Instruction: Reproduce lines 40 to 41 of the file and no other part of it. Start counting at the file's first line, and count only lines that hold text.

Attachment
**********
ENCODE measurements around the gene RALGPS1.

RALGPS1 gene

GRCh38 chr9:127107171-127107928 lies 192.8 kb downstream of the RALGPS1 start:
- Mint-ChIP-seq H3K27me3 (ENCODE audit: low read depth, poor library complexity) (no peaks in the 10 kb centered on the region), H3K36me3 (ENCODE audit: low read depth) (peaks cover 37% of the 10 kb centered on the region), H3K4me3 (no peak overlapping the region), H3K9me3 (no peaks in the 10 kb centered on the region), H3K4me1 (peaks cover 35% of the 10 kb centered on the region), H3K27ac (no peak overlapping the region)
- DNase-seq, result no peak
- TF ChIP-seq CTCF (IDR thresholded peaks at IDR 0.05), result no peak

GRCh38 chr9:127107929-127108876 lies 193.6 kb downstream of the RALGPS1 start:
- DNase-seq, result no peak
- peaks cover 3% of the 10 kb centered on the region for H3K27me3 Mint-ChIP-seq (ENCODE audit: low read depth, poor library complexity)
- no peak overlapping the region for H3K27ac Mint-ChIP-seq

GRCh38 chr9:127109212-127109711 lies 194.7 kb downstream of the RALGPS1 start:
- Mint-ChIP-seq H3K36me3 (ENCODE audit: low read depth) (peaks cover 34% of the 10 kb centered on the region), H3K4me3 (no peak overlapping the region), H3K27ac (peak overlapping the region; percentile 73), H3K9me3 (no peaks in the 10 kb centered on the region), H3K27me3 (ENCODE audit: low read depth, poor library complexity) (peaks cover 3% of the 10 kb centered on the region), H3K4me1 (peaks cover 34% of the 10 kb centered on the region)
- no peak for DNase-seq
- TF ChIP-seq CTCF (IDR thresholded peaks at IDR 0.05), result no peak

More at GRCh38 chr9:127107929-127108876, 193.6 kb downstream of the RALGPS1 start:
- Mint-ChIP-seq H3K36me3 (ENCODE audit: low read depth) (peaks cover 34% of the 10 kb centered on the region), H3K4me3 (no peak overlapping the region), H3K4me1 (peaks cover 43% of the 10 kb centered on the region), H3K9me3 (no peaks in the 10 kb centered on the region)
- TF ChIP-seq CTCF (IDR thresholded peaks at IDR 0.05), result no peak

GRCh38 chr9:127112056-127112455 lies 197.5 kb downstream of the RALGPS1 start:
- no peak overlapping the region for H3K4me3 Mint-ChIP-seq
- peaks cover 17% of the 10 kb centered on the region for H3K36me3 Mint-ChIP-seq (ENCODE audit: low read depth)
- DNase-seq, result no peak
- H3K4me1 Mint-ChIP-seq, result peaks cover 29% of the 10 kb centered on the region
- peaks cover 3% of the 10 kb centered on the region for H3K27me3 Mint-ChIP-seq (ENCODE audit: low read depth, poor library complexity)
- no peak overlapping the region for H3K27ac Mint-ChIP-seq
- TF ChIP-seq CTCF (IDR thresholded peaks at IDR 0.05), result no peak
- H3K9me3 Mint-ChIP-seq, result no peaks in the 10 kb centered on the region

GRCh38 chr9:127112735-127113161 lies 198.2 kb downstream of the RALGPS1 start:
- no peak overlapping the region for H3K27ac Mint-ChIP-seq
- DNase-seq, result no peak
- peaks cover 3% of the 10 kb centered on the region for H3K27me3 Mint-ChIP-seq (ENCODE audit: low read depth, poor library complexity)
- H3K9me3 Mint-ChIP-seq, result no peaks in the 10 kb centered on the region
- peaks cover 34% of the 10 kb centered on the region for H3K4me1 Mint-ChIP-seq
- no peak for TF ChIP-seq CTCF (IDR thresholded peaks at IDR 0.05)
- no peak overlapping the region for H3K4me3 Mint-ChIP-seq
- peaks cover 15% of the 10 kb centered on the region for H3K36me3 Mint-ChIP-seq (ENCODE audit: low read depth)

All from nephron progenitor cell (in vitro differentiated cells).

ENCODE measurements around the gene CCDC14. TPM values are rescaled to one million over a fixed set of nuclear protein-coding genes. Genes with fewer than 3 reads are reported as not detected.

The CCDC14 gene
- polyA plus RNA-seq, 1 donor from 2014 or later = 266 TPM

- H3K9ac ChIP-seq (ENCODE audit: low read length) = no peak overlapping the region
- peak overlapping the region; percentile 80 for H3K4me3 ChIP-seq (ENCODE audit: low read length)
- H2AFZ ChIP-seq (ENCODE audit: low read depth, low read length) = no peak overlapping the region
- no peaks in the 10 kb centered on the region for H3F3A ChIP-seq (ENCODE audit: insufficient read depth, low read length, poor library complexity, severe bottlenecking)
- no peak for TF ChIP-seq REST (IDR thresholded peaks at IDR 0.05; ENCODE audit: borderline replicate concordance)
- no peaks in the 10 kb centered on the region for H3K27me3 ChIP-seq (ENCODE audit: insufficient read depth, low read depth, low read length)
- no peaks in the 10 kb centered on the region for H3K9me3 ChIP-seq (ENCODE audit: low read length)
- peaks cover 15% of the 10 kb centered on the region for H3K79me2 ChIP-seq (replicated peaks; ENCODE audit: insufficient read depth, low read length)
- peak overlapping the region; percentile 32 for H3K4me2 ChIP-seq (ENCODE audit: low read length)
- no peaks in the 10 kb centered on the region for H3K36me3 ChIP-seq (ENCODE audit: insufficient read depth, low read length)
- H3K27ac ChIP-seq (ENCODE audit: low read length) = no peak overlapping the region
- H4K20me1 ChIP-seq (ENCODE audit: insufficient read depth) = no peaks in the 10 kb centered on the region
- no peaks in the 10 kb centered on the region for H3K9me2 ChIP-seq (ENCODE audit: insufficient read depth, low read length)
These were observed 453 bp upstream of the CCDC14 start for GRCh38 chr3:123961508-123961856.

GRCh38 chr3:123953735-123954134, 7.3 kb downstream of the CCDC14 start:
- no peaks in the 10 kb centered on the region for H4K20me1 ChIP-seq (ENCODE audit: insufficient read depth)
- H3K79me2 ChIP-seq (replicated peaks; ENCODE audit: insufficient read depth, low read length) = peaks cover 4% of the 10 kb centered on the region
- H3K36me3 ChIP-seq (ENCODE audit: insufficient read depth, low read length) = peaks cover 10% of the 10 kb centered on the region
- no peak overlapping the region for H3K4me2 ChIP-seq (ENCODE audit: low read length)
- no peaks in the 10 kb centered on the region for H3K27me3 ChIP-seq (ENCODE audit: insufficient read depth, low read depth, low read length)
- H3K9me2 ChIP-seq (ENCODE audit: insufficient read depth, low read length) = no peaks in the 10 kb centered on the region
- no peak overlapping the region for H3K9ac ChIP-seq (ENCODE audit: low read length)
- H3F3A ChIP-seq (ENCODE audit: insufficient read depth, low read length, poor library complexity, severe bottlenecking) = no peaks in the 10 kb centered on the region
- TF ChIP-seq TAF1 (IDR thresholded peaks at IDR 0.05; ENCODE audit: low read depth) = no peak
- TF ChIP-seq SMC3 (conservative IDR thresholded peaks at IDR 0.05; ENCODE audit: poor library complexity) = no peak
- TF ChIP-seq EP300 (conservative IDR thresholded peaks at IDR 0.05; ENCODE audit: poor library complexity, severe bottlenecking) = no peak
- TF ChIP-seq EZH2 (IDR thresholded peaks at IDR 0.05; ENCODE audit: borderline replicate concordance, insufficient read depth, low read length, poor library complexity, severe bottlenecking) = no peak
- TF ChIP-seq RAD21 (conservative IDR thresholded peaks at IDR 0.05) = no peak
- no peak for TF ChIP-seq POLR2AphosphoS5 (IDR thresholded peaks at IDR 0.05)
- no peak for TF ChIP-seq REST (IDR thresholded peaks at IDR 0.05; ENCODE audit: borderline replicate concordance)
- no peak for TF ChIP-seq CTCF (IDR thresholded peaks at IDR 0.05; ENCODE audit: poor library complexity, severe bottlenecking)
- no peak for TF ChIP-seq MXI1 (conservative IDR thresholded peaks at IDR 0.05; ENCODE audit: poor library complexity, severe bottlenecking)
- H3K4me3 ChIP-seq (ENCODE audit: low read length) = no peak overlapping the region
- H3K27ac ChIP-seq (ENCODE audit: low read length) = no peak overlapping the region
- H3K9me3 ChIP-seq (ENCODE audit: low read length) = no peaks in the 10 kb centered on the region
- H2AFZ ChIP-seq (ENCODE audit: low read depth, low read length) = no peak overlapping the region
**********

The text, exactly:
- H3K9ac ChIP-seq (ENCODE audit: low read length) = no peak overlapping the region
- peak overlapping the region; percentile 80 for H3K4me3 ChIP-seq (ENCODE audit: low read length)